I never meant for anything bad to happen to Penny Kwan. I really didn’t even know her. My family moved to Nebraska last year, and starting eighth grade here was my first time at a new school. I guess it wasn’t different from my last school, but it felt like it. I was so used to knowing everyone back in Arizona, so it was really weird to walk through the school and not know who anyone was. Still, you can tell who the popular kids are. I sat behind the most popular girl in school in English. Sarah Bennett. She pretty much ruled the place, you know? So when she said my pencil bag was super cute one day, I felt…honored, I guess. I wanted her to like me.
Penny Kwan was on the opposite end of the spectrum. I guess she’d been there for a long time before I saw her. She was tall, especially for a Korean girl, with frizzy hair and glasses. She looked like a baby horse zapped by lightning. People were mean to her and she always just took it. One day in September, someone pushed her while she was walking down the hall and she fell and her books and papers and pencils went everywhere and her glasses flew off and I saw Sarah standing there. She didn’t push her, but Sarah laughed and started clapping. People around her started clapping and our eyes met and I know it’s wrong, but I started clapping too. Sarah talked to me again later that day about how disgusting Penny’s hair was. I played along and said it was the worst thing I’d ever seen and before I knew it I was sitting with Sarah at lunch, not even talking about Penny, but about what cars we wanted when we were sixteen and how it wasn’t fair our parents wouldn’t let us wear mascara.
I found a friend. A group of us, really. We all sort of flocked around Sarah. Sarah wasn’t the meanest, not even close. That was Vanessa. She’s the one that swiped Penny’s glasses from her locker during gym and broke them and put them back. But we all made fun of her for having broken glasses for a month. It’s not like tormenting Penny was what we focused on, or anything. It was just something we did. We talked about boys and how ballet was stupid and how you could tell if you were about to start your period. Just normal middle school girl stuff. And Penny wasn’t even totally hated. She had a few friends, and one day in December, she was actually popular.
We had cultural presentations in history class. Every week some kid would teach us something about their culture, usually German or Latino or Dutch. When it was Penny’s turn, she showed us how to fold thin strips of paper into stars. You squeezed around the edges so they looked cute and puffy. She told us how, in Korean culture, you made a wish when you finished the star. Everyone loved it and everyone flocked around her all day asking for tips on how to get the stars to look as puffy and cute as hers did. She was so happy, I could tell, and I was happy for her. But it didn’t last. By the next day, people were back to being mean to her. I made sure to hide the paper stars I’d folded in my locker. One for a car when I turned sixteen, one for a puppy, one for good boobs when I got older, one for a new season of my favorite show.
We forgot about her when we went on winter break. I talked to Sarah and the girls a few times, but really I just spent the holiday with my family doing all the wonderful stuff we normally did. Nothing out of the ordinary.
Then came our first day back at school. After first period we were all herded into the gym for the principal to make a special announcement. I sat in that stuffy old sardine can while the principal told us that Penny was no longer with us, that she’d been ‘taken from us’ by her father, and that she will forever be in our hearts. Then came the speech about how we needed to notify a teacher or another adult if we felt we were being abused at home. Then came a list of phone numbers we could call. The whole school shifted into a vague, black and white sort of state. No one cried, but no one smiled. No one talked about Penny, but no one talked about anything else. Until lunch period.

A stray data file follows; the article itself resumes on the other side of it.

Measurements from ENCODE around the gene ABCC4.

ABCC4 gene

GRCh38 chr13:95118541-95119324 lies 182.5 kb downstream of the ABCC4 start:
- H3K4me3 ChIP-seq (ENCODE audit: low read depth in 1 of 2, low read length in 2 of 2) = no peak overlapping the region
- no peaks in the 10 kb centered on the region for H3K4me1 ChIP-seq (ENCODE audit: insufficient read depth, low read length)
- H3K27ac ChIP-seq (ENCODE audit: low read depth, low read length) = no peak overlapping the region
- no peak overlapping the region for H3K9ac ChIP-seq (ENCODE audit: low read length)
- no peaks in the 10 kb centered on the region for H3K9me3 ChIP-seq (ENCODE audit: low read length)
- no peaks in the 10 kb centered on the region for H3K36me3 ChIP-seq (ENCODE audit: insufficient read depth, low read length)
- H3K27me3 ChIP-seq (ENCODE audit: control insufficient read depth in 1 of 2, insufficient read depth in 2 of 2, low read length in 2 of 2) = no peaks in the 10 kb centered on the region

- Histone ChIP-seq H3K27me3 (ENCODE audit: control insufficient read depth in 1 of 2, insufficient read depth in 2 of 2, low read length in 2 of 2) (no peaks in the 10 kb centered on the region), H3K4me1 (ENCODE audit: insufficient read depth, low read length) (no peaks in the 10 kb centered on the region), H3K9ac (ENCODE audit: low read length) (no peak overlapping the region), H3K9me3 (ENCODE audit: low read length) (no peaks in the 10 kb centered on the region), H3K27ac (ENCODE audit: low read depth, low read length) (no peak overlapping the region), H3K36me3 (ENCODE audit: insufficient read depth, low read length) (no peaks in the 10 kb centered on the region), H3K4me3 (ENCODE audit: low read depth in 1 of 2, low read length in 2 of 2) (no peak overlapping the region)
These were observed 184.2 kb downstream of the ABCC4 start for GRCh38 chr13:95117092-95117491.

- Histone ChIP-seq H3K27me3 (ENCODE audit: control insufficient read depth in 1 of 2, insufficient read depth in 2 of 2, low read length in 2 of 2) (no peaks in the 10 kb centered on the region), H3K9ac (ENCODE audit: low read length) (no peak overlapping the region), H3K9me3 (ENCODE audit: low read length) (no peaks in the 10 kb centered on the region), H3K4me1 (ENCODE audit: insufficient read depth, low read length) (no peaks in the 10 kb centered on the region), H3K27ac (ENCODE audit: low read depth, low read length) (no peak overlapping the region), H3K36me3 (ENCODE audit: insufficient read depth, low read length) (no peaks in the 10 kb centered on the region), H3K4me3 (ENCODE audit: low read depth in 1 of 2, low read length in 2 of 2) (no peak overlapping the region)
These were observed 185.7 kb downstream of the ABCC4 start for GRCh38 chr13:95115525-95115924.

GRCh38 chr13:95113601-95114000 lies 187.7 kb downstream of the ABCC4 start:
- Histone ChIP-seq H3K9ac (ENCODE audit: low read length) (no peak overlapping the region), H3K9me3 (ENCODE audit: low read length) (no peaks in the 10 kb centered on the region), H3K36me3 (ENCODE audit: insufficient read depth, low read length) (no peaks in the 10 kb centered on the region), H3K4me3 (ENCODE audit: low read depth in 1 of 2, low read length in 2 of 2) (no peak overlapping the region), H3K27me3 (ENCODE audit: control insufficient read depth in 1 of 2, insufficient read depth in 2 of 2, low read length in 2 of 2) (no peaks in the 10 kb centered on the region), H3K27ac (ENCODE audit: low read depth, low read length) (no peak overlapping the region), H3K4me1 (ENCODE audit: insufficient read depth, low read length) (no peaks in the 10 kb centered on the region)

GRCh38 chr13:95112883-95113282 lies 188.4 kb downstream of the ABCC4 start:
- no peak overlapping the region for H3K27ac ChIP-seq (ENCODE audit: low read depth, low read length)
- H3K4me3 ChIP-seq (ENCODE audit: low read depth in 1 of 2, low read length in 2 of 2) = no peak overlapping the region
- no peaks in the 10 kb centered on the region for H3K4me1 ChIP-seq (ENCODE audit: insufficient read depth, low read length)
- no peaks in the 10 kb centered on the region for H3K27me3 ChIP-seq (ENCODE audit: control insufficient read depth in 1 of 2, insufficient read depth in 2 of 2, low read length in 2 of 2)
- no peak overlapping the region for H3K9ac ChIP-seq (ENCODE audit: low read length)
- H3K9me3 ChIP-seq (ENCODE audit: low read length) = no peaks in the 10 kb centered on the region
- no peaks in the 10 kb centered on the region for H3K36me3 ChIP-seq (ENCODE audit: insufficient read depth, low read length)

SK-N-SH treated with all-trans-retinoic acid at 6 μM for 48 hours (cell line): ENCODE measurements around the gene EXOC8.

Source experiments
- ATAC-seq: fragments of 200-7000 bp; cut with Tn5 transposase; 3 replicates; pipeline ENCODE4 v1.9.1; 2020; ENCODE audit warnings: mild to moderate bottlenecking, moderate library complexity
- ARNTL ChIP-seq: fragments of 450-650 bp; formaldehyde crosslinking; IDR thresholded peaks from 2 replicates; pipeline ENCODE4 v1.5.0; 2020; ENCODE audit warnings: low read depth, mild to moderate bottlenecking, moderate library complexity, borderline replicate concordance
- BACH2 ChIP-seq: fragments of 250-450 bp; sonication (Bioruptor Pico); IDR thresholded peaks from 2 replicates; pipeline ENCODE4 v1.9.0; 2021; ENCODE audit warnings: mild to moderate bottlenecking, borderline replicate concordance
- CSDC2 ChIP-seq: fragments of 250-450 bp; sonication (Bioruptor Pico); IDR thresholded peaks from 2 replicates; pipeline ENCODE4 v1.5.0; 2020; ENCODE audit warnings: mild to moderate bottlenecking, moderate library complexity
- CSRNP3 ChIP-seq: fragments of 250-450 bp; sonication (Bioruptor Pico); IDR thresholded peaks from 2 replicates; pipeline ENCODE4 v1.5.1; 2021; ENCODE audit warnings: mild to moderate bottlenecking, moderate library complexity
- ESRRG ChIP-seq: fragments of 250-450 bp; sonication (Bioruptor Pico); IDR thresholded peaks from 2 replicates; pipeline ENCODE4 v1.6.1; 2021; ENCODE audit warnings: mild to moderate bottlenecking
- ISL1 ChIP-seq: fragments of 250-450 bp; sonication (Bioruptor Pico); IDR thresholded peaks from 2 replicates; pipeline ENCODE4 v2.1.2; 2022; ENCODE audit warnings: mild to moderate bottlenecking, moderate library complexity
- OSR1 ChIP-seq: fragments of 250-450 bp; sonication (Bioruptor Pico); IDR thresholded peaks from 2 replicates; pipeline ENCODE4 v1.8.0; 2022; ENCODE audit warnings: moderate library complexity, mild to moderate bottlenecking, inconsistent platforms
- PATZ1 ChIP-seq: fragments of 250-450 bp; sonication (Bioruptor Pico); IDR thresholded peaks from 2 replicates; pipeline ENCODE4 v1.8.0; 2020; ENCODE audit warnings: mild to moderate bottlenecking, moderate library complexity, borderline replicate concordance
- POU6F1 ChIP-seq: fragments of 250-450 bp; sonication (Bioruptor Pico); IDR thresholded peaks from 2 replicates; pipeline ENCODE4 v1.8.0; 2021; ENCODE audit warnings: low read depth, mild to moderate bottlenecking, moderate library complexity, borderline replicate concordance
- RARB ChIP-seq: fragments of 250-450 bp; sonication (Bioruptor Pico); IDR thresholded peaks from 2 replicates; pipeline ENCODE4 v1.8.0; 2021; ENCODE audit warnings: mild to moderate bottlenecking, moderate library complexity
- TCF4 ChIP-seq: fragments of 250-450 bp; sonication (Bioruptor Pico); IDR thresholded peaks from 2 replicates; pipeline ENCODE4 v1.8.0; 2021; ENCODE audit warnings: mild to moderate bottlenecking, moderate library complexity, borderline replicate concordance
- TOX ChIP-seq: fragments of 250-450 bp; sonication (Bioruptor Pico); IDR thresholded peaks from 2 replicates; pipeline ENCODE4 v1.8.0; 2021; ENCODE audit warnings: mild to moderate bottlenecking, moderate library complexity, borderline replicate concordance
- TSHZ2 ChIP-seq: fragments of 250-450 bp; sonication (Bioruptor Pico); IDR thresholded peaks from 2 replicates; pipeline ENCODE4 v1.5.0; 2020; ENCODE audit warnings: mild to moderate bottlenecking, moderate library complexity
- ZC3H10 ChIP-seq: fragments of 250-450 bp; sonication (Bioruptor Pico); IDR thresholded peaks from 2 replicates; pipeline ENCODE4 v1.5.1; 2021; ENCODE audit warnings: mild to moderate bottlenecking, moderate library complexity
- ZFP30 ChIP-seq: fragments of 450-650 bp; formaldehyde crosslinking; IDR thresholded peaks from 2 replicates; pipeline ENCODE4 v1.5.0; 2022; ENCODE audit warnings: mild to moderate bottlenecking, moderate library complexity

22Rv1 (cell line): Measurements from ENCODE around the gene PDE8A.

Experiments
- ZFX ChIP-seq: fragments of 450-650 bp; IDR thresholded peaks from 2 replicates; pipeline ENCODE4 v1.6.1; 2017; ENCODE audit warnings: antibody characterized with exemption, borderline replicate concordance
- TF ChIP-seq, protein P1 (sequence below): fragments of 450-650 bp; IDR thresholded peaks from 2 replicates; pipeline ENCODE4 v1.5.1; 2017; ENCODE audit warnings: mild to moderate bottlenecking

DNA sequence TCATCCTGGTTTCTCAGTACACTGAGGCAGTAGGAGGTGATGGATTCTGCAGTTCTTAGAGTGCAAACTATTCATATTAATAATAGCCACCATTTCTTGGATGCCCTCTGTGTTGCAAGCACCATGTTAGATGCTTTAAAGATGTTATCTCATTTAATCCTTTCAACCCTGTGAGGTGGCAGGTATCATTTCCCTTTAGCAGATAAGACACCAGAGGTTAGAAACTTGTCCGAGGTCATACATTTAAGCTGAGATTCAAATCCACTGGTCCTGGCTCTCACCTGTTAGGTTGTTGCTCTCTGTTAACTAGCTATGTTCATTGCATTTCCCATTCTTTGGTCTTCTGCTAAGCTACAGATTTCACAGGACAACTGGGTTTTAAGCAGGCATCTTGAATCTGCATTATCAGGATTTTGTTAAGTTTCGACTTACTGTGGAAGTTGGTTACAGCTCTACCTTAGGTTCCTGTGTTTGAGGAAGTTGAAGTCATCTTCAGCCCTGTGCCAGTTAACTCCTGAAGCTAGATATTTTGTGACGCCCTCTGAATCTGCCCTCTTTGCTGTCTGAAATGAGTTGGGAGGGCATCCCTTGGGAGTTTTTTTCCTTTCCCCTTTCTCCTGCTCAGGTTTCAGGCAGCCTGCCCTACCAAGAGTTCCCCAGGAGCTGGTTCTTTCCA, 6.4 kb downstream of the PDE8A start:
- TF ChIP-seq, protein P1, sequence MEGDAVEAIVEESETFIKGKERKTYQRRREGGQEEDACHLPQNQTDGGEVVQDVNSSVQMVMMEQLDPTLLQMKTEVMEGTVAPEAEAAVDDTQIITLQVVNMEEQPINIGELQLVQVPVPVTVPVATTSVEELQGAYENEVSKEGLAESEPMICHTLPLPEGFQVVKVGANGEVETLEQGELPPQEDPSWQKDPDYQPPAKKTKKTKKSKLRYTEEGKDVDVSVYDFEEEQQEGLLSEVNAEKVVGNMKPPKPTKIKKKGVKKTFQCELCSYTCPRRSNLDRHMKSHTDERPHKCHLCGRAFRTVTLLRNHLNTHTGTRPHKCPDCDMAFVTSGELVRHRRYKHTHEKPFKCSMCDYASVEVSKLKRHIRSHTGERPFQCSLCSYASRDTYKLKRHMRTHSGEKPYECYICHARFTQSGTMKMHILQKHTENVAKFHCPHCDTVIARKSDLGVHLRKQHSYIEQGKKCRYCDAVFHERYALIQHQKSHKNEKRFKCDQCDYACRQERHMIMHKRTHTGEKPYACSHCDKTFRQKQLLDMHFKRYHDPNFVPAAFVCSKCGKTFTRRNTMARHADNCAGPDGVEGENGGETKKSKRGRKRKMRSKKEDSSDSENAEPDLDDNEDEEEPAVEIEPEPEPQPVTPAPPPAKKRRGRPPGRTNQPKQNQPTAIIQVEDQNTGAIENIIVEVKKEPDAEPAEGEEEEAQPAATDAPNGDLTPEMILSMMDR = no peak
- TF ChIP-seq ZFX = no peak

I sat with Sarah and the girls, none of us really hungry for our fish sticks. Then Vanessa leaned in and whispered that she’d heard a rumor that Penny had been beaten to death with a chair. She said that we should cut our last two periods of class and go check out the house she lived in, and that it was only a few blocks away. I didn’t want to go, but I didn’t want to sound like a chicken, and I’m sure the other girls felt the same. I said I’d go.
We met up outside the school, our boots crunching through the snow so loudly I thought we’d be caught any second, but we weren’t. We walked towards the ‘old’ side of town. The old side of town was just as old as the rest of the town, except the houses had never been torn down and replaced. Vanessa lead us to a tiny brick place that looked about a hundred years old. It had police tape all around it, but when she and Sarah and another girl ducked under, I followed without even thinking. The kitchen was awful. Dirty dishes filled the sink and covered the counter and there were dead bugs and cigarette ash everywhere. The couch had mold on it. Beer cans covered much of the floor. None of us spoke a word as we moved through the house. When we went downstairs we found Penny’s room.
There wasn’t an actual bed, just a mattress on the floor, no sheets. Just a bunch of blankets that smelled like pee. Some school books were stacked near a wall, and an old teddy bear lay in the middle of the floor. I don’t know why I looked towards her closet. I was just exploring. You could tell it was the kind of basement closet that runs under the stairs, ending in a little wedge. I opened it.
You couldn’t see where the closet ended, there were too many. I couldn’t even set foot inside without crushing them. Thousands of them. Thousands and thousands of paper stars.